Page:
- I may not be quite ready to make it yet, but I think there’s a legit argument to this being Kurosawa’s greatest single work—and his 1960’s being even stronger than his run during the 1950’s
- Opens with something as innocuous as stock prices and women’s shoes—but it is clear that this has something more going on – more so than even the brilliant kidnapping procedural—Kurosawa is making a dueling statement on an imbalanced social standing between the upper and lower class (choosing height specifically here for that comparison) as well as the inherit evil in the nature man (this pervades his entire body of work and is no exception here)
- Mifune plays Gondo—a business executive who lives in a house on a hill (or is it an apartment high-rise- hard to tell). He’s intense– a perfect Mifune vehicle- one of his best performances and he’s in less than half the film
- Kurosawa’s use of widescreen (tohoscope) 2.35 : 1 aspect ratio– deep focus black and white composition has never been stronger. I’m not sure Welles is superior to Kurosawa. The first 56 minutes are shot essentially in one room—in his home. Kurosawa has these bodies just posing in the frame like a moving painting. You could just randomly pick any moment in the first 56 minutes—pause the frame—and print it out and put it on your wall. Aki Kaurismäki would have a one of these, or a few at most in a film and I’d put it in the top 10 of the year. There are 25 here in the first 56 minutes.
- When Mifune is on the phone, he’s center middle, the wife is background left, the assistant background right at 14 minutes. There are a great many of these with characters gathered around a phone, blocking each other perfectly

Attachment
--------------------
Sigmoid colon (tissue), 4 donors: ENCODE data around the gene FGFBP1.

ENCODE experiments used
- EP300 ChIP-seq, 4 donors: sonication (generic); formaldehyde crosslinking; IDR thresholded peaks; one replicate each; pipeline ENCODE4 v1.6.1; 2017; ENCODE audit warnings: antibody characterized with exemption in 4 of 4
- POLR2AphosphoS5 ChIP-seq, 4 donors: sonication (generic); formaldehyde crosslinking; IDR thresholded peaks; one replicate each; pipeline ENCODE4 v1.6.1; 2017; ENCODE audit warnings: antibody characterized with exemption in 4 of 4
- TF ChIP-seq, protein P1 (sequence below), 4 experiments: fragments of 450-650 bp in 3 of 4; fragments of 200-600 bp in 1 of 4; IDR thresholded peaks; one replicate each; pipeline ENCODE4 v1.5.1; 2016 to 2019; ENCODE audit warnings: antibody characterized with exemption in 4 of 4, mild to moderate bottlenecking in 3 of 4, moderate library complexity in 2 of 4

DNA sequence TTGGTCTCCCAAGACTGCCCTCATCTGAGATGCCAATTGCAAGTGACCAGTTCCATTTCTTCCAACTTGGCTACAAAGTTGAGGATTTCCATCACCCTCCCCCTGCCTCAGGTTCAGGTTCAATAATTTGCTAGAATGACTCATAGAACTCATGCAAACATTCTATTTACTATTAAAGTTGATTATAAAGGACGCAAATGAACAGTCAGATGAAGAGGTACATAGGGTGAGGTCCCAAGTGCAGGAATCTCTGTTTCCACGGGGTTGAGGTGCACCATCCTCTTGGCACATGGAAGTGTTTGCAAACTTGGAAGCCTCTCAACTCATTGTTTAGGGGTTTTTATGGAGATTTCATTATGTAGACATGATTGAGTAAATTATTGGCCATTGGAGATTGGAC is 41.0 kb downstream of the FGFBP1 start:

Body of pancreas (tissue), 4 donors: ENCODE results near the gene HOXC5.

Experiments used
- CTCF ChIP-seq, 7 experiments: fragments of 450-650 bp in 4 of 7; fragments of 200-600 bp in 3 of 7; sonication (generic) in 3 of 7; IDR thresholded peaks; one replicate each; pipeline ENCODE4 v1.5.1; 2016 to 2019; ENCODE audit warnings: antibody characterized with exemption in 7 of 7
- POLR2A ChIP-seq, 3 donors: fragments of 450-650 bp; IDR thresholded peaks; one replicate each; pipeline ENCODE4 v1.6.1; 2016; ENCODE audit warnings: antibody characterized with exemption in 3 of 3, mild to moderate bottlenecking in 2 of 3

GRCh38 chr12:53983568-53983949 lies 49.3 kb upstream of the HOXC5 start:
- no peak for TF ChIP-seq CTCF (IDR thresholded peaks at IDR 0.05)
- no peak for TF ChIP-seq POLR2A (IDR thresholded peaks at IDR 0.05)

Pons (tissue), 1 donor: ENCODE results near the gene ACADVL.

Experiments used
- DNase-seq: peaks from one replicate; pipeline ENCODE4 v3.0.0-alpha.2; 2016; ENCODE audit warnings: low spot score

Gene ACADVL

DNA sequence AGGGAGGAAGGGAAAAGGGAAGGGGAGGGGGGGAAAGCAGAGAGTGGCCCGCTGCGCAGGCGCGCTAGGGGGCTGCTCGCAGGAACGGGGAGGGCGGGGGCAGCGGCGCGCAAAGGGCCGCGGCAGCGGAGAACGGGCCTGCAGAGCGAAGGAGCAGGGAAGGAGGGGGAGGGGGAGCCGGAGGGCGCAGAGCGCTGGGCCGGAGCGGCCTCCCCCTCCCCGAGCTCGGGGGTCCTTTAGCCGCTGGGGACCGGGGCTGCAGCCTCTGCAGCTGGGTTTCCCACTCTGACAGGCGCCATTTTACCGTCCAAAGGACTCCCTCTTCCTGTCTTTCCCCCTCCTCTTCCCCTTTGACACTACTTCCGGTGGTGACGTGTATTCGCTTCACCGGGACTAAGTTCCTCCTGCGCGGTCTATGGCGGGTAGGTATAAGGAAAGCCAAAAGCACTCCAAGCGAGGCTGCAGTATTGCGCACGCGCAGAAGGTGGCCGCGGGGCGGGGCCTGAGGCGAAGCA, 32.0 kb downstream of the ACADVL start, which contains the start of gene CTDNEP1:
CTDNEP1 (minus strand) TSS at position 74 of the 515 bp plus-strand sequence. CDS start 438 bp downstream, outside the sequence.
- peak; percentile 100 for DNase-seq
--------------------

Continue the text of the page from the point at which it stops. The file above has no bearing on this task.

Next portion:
- At 26 minutes we get one of his greatest paintings—nine figures in the frame including Mifune background center on the step up in his apartment
- Another at 29 minutes, and again at 30 minutes- bodies staggered through the frame—spectacular, it is Visconti. Kurosawa uses a couch to divide the frame, the step to create like stadium seating elevation
- At 37 minutes- Mifune is center background facing the camera—four detectives and the back of his head (a shot Kurosawa would do often in his 1960’s work that just isn’t there in the 1950’s)- two of the detectives on each side
- More – they come flying at you– the phone call with Mifune in the background right and the three detectives lined up on the foreground left
- Deep focus compositions– absolute mastery—this is Kurosawa’s single greatest contribution
- It is no mistake that the boy taken is Mifune’s characters chauffeur- class- this would make a great double-bill with Bong’s Parasite
- The first 56 minutes are in that one room. Then it turns into this razor sharp, methodical breakdown of a man-hunt. Unit by unit the details of the evidence are given. It’s Fincher’s Zodiac. Preminger’s Anatomy of a Murder. Intelligent, meticulous.
- The train sequence is a short film thriller—riveting intensity, accented ambient noise